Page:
Digital Leadership - Overcoming Fear and Anxiety in the Covid-19 Crisis

by Lenwood Ross April 28th, 2020

Hello there!

The Covid-19 pandemic and resulting interruption to our daily lives has created unprecedented uncertainty for families and organizations on a global scale. 

What does the world look like post Covid-19? Will I have customers? Will I be able to raise the funding for my non-profit? How will we operate given the new normal? How will our team respond to continued business interruptions and the inevitable loss of coworkers, friends and family? Will we even survive? 

The Leadership Gap

There are more questions than answers.

When there is a seemingly insurmountable challenge, we begin to view the world through the lens of the pain being caused by that challenge. We become so focused on the pain, that we lose sight of what we need to do to overcome the challenge.

This may sound like complaining, negativity, pessimism, gossip, doubt, frustration, depression, anger, or any combination of the above.

For leaders, we can lose sight of our most important leadership responsibilities.

Several years ago, I had the opportunity to step up as a leader. But I failed.

The Chairman and CEO of the public company that I worked for, as well as our General Counsel, were under investigation. Because of my role in the company, I was right in the middle of it.

Uncertainty was high.

People across the company were on edge. There was management infighting and hundreds of tense board meetings.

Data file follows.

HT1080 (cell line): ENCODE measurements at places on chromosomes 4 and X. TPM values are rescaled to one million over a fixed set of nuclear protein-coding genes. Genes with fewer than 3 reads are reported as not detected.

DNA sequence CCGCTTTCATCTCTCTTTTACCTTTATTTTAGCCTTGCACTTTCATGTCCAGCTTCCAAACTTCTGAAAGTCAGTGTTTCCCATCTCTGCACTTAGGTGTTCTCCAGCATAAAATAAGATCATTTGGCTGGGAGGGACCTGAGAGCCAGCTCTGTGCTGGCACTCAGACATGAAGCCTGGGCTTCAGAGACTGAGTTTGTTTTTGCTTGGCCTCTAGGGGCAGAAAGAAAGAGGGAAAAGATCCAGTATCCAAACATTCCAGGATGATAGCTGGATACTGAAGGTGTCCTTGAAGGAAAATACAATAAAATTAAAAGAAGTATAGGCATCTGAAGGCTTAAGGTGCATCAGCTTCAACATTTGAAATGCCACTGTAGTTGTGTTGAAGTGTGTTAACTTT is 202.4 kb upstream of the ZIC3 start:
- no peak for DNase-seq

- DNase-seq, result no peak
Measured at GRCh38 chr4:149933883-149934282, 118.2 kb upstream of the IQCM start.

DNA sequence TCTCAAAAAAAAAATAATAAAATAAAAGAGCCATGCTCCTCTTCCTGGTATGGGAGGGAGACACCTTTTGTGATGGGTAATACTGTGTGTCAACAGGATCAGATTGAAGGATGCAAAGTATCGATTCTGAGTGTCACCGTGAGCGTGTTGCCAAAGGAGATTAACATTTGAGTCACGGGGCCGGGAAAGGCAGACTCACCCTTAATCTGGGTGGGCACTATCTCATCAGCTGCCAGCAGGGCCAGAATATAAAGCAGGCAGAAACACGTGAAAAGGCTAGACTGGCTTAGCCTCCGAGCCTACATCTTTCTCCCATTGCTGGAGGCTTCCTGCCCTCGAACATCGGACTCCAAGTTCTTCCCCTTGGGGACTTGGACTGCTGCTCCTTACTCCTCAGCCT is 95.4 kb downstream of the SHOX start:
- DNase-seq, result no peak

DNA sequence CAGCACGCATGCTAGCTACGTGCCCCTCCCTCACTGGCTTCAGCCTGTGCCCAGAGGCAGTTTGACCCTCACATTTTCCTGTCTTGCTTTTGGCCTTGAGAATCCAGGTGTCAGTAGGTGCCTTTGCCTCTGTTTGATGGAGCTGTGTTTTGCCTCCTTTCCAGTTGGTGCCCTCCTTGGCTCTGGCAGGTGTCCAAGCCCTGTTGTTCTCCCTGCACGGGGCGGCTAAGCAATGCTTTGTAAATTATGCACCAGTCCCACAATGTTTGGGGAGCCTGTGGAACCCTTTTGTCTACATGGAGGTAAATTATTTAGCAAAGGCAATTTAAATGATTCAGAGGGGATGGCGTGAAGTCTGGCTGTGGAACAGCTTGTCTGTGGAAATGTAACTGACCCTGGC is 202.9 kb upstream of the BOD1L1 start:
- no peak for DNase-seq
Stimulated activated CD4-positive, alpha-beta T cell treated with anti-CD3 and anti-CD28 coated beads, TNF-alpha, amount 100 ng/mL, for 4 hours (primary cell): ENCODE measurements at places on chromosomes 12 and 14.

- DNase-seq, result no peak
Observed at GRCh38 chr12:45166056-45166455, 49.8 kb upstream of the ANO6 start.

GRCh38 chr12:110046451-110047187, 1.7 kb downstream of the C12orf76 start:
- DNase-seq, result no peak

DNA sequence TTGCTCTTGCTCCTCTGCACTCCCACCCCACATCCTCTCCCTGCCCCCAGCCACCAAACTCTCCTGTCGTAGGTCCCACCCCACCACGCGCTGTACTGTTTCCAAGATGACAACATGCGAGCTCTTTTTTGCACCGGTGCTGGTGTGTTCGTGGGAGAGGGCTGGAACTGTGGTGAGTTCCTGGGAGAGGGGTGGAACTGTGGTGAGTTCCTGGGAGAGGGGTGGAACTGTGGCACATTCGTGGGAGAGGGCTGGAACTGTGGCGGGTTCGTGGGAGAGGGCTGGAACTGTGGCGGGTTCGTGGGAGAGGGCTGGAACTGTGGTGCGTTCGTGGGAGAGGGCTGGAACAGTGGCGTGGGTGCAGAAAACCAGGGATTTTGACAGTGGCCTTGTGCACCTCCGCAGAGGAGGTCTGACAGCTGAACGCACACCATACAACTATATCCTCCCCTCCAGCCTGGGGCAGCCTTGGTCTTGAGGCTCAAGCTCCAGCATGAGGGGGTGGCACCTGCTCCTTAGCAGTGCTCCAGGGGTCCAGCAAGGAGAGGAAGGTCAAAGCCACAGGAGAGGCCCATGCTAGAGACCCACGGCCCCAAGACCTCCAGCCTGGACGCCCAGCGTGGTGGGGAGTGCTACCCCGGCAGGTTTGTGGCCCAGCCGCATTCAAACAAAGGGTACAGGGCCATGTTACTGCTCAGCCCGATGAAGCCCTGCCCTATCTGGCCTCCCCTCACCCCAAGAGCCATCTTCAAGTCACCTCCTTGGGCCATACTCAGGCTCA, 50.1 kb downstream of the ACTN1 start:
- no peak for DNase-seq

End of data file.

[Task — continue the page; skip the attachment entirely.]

For me, the crisis lasted for five years.

I was overworked, scared, and suffering financially. Insider trading rules prevented me from exercising stock options while my coworkers profited. I was under tremendous pressure.

The pain caused by the challenge obscured my vision and I lost sight of the people that I needed to lead.

I failed to communicate allowing fear, anxiety, and rumors to run rampant in my team and coworkers.

I had never experienced that kind of pressure. I was unprepared for the moment.

My lack of character and leadership development showed.

The Call to Empathy

SNL's Darrell Hammond made us laugh in the 1990s with his over the top impersonation of President Bill Clinton’s lip biting, “I feel your pain.”

Today, “I feel your pain” must be your mantra. This is where leaders seize the moment and thrive.

Listening to your struggling customers will help you to deepen your understanding of them.

You will be able to develop a customer experience that alleviates their pain, helps them accomplish what it is that they want to do, and create more value for them.

The same is true for your employees. Fear and anxiety are undoubtedly impacting their productivity. Listening to them will help to craft an employee experience that attracts, retains, and intensifies their loyalty to you and your organization.

My lack of empathy did the opposite.

I could not address a problem that I could not see.

Overcoming Fear and Anxiety in Uncertain Times

Uncertainty is the root of fear and anxiety.

A collapse in the illusion that we are in control feeds it.

The greater the crisis is, the more important it is to manage this uncertainty.